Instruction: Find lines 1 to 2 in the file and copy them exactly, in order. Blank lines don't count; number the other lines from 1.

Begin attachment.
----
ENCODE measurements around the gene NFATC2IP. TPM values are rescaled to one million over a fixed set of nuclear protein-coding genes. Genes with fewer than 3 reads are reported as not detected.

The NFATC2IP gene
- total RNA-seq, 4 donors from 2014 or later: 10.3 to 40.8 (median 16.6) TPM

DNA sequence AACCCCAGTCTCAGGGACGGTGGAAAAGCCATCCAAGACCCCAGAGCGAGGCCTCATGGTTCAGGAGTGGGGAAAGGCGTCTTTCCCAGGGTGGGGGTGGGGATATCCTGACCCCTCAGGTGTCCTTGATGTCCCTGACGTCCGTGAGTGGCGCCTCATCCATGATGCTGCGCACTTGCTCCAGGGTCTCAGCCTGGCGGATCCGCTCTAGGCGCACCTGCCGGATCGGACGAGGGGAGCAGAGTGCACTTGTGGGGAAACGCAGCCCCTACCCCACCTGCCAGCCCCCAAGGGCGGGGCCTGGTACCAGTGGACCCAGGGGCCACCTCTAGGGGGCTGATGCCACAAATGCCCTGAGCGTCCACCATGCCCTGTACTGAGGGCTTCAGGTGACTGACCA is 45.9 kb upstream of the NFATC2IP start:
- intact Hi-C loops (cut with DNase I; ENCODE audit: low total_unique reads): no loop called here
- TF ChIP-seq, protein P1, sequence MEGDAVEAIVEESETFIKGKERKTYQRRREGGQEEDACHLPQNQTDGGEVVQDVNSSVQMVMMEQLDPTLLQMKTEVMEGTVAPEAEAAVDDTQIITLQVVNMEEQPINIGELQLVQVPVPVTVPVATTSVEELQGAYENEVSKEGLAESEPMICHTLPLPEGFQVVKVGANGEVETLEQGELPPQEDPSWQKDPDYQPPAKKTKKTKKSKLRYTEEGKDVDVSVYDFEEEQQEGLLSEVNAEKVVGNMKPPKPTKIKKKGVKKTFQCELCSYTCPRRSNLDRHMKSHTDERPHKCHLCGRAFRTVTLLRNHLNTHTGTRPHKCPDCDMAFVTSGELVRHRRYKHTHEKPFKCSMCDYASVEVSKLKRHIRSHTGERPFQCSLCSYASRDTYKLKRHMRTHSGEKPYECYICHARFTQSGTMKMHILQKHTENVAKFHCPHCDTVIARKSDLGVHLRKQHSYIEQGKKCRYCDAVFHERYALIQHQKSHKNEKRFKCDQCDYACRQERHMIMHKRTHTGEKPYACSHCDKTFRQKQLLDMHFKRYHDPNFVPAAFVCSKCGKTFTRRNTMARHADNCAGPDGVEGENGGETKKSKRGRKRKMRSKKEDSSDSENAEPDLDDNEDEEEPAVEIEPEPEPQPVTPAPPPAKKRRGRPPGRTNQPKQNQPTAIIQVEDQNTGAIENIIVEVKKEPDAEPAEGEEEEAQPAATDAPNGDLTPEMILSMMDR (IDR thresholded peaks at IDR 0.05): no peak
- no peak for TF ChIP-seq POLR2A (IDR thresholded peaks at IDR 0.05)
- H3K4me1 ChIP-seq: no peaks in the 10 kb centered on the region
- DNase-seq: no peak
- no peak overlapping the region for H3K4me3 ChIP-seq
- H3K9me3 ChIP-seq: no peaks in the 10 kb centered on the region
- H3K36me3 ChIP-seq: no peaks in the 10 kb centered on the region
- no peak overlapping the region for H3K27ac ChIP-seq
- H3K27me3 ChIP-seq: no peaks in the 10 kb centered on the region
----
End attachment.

ENCODE measurements around the gene NFATC2IP. TPM values are rescaled to one million over a fixed set of nuclear protein-coding genes. Genes with fewer than 3 reads are reported as not detected.

The NFATC2IP gene